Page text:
Predictors, Media Deceptions, and Facebook Firings… what a month!

posted by Brendan Hodgson

It’s a mad, mad world out there, what with the historic events that have recently transpired (U.S. elections) or continue to transpire even as I write (financial meltdowns). But a few things are deserving of mention, if only because they’ve raised my eyebrows, or because they’re something in which we’ve been involved, including:

  • No rest for the weary. Not even a month after one election is done, and the 2008 federal election predictor put to bed for another year at least, than we’re back with a fully-loaded, francophone-only version for the provincial election campaign now underway in Quebec. Packed with all the usual predictor-y goodness, you don’t need to speak french to give it a whirl – so have at, and congratulations to our HKDP brethren in Quebec for supporting the predictor for another round.
  • If the media can’t be trusted to root out the big deceptions, who can? Bloggers? But can you even trust them anymore? As Dan Mirvish, one of a pair of filmmakers behind an internet hoax that fooled even the most august media outlets, articulates so appropriately about the current state of the media during hot issues or crises: “With the 24-hour news cycle they rush into anything they can find.”

    The problem being that virtually anyone can set up a similar hoax during the heat of a crisis or campaign. Consider the ingredients, as set forth by the Times: “Martin Eisenstadt doesn’t exist. His blog does, but it’s a put-on. The think tank where he is a senior fellow — the Harding Institute for Freedom and Democracy — is just a Web site. The TV clips of him on YouTube are fakes.”

    Not only did the hoax fool the folks at MSNBC, who were quick to acknowledge their mistake, the hoax also took in The New Republic, Fox and The Los Angeles Times. Of course, bloggers, who are meant to be the new media watchdogs, also did not emerge unscathed: “…most of Eisenstadt’s victims have been bloggers, a reflection of the sloppy speed at which any tidbit, no matter how specious, can bounce around the Internet. And they fell for the fake material despite ample warnings online about Eisenstadt, including the work of one blogger who spent months chasing the illusion around cyberspace, trying to debunk it.”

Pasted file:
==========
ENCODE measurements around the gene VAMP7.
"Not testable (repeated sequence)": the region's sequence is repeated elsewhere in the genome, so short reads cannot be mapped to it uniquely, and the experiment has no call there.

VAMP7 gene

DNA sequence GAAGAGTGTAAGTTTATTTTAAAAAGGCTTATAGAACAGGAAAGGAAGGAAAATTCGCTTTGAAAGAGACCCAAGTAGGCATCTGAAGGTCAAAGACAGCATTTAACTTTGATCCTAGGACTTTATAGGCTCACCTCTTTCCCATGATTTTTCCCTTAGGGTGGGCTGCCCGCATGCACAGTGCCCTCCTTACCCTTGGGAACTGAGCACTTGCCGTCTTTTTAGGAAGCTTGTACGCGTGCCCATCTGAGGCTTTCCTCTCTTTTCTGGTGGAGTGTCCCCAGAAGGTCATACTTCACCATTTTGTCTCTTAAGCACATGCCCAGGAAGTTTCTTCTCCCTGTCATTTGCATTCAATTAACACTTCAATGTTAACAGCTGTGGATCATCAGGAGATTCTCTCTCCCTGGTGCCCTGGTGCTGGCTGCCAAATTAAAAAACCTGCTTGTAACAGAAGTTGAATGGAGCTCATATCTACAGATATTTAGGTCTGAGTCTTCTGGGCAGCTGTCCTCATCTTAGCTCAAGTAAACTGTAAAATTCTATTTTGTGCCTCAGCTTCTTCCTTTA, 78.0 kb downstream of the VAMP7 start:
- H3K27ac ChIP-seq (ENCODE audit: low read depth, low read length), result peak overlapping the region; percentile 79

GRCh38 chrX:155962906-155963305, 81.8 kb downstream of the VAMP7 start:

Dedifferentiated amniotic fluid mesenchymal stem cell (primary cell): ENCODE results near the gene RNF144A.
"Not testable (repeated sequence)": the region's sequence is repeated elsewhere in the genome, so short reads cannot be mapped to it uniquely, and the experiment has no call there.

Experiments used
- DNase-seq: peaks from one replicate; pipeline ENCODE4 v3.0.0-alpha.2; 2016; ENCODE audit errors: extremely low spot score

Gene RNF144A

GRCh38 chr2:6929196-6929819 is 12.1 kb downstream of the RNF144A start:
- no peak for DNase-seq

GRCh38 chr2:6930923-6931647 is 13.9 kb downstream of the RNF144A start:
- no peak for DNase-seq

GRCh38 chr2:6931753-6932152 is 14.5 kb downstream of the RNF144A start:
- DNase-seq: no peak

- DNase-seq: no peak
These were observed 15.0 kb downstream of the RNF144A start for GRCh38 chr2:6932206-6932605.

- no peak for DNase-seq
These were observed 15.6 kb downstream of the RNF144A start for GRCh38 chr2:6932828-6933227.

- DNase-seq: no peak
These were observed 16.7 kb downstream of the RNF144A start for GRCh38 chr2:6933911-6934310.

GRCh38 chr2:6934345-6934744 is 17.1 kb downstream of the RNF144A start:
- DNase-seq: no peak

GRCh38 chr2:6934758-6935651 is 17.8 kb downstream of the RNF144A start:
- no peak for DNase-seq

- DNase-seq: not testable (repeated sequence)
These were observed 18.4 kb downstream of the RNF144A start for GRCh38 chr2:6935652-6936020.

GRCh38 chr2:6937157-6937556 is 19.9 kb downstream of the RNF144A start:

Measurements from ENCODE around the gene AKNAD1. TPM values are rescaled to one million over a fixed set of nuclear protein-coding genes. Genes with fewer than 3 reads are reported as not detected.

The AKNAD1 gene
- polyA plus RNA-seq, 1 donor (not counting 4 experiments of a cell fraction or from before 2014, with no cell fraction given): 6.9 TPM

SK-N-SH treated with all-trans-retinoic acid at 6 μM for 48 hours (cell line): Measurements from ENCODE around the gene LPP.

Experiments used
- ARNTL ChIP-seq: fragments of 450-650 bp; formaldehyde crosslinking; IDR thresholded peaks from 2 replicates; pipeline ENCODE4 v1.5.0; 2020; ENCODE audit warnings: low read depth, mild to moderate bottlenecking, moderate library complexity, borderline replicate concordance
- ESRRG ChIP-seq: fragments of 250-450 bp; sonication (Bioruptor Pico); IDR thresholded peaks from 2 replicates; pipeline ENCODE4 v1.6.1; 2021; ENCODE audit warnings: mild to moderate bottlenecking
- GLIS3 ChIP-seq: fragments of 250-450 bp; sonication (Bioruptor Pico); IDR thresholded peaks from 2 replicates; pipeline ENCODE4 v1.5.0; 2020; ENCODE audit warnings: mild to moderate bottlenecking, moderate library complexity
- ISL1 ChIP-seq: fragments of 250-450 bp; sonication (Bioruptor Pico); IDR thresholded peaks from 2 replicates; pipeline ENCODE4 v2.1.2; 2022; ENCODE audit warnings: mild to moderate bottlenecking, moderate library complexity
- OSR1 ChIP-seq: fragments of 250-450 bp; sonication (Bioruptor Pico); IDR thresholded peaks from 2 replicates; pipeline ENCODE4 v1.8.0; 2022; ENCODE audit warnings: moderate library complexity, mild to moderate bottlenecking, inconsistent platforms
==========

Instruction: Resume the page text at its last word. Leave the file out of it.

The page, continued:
• In the words of Pete Seeger, when will they ever learn… when will they ever learn? Hard to say who’s to blame here or here… Is it the employees for not considering the implications of their actions, or the airlines for not educating their staff (many who are of the digitally native vintage) or providing appropriate guidelines for social media usage.

    Andy Lark, who notes that it was “Virgin that sponsored the Delta Airlines blogger that was fired for inappropriate behavior”, makes an interesting point over at his blog, suggesting that with the right coaching, the issues raised by employees could still be raised but under circumstances that would be more beneficial to all involved – passengers included. What that requires, however, is a much clearer understanding across a variety of fronts – HR, legal, communications, and executive management – of the risks and opportunities posed by social media both inside and outside the enterprise.




A quote by John Gardner: Pity the leader caught between unloving critics and uncritical lovers.



latin america

Great Post! I am planning to write sometihng like this on my blog! I want emphatize this to Latin American Market! Keep it up! PS: Already Bookmarked!

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